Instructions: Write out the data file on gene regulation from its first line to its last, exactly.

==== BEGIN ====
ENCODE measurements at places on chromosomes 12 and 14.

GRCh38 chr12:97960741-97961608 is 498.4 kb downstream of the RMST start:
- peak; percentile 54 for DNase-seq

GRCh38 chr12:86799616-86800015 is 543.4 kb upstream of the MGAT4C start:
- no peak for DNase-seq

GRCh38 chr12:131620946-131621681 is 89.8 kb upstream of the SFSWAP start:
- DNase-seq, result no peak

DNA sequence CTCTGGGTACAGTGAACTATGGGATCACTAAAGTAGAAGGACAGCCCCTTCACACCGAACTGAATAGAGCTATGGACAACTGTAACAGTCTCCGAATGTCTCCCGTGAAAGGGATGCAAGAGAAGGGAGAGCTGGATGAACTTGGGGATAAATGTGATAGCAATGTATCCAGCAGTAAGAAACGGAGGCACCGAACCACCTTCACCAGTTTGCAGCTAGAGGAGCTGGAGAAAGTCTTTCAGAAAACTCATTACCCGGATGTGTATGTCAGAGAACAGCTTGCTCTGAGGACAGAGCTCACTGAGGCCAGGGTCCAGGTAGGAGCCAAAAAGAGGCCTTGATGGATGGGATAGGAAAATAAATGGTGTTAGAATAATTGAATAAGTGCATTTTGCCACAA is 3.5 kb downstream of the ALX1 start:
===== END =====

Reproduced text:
ENCODE measurements at places on chromosomes 12 and 14.

GRCh38 chr12:97960741-97961608 is 498.4 kb downstream of the RMST start:
- peak; percentile 54 for DNase-seq

GRCh38 chr12:86799616-86800015 is 543.4 kb upstream of the MGAT4C start:
- no peak for DNase-seq

GRCh38 chr12:131620946-131621681 is 89.8 kb upstream of the SFSWAP start:
- DNase-seq, result no peak

DNA sequence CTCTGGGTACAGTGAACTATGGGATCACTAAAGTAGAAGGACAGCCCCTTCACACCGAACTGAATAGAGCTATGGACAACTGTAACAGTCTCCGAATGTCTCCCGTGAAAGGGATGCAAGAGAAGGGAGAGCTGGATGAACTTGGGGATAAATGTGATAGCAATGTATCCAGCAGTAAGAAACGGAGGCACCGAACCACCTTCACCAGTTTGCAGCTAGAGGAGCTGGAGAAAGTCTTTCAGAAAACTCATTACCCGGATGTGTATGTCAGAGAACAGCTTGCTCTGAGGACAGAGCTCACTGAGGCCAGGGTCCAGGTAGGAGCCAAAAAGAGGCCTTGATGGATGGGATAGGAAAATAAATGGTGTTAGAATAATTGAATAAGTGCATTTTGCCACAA is 3.5 kb downstream of the ALX1 start: